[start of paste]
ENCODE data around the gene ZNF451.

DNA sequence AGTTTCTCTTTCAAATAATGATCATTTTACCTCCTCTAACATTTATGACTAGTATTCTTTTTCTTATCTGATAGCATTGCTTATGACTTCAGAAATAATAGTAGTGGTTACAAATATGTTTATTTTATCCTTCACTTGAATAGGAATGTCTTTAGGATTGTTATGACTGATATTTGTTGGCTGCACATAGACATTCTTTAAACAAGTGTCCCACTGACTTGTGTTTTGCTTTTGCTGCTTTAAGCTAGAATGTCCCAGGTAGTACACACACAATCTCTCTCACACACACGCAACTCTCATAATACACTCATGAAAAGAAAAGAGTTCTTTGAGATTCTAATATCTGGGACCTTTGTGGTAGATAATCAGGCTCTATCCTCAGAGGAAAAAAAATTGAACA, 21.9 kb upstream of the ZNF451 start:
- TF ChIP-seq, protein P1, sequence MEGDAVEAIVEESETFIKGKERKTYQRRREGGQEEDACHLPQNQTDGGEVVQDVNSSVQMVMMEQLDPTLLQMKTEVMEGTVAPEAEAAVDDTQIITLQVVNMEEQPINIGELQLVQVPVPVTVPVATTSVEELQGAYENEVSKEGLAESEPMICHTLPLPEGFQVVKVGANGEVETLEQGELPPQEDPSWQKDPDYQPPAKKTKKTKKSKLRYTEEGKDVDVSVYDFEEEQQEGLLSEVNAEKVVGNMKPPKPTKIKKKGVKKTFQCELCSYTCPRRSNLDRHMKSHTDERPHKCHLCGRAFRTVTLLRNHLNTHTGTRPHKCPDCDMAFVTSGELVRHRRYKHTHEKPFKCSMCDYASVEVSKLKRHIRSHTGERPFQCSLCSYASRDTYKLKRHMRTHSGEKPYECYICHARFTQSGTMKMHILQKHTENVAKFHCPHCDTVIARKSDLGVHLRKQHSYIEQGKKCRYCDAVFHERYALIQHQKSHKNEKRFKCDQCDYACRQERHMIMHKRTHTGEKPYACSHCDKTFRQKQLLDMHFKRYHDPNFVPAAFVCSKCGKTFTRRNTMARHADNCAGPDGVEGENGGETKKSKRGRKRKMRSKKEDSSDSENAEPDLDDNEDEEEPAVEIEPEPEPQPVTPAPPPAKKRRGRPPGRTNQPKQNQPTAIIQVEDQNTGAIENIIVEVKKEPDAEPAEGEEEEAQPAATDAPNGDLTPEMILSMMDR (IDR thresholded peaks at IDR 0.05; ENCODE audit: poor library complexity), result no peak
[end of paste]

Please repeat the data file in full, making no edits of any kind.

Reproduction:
ENCODE data around the gene ZNF451.

DNA sequence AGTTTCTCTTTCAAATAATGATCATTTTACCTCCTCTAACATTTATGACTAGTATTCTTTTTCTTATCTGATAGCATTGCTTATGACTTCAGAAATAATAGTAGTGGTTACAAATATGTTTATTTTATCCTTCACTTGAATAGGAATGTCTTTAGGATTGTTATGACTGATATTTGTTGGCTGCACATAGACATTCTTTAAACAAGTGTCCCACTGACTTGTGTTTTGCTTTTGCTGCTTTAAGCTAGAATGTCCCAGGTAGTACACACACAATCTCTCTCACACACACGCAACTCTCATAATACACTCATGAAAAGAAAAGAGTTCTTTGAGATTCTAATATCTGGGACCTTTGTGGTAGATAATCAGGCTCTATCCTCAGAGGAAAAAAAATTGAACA, 21.9 kb upstream of the ZNF451 start:
- TF ChIP-seq, protein P1, sequence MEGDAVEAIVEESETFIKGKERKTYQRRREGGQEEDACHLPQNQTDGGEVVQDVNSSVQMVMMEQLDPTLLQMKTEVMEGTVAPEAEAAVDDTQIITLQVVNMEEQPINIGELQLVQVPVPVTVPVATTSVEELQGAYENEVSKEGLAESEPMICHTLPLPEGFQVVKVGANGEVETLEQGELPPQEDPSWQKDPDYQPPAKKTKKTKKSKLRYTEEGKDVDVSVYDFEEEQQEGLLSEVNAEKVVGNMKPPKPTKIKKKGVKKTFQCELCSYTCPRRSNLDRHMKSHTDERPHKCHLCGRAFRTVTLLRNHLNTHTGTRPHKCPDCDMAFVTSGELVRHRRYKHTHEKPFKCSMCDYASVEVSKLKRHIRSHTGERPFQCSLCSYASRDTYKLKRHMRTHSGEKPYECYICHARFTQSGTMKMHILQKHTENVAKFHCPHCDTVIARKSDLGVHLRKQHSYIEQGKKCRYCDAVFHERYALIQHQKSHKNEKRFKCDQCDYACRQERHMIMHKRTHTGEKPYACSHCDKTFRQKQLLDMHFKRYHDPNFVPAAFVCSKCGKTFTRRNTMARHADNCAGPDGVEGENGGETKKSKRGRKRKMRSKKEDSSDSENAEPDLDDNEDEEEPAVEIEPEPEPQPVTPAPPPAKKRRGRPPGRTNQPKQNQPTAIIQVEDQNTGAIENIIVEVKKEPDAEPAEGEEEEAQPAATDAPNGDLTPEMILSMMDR (IDR thresholded peaks at IDR 0.05; ENCODE audit: poor library complexity), result no peak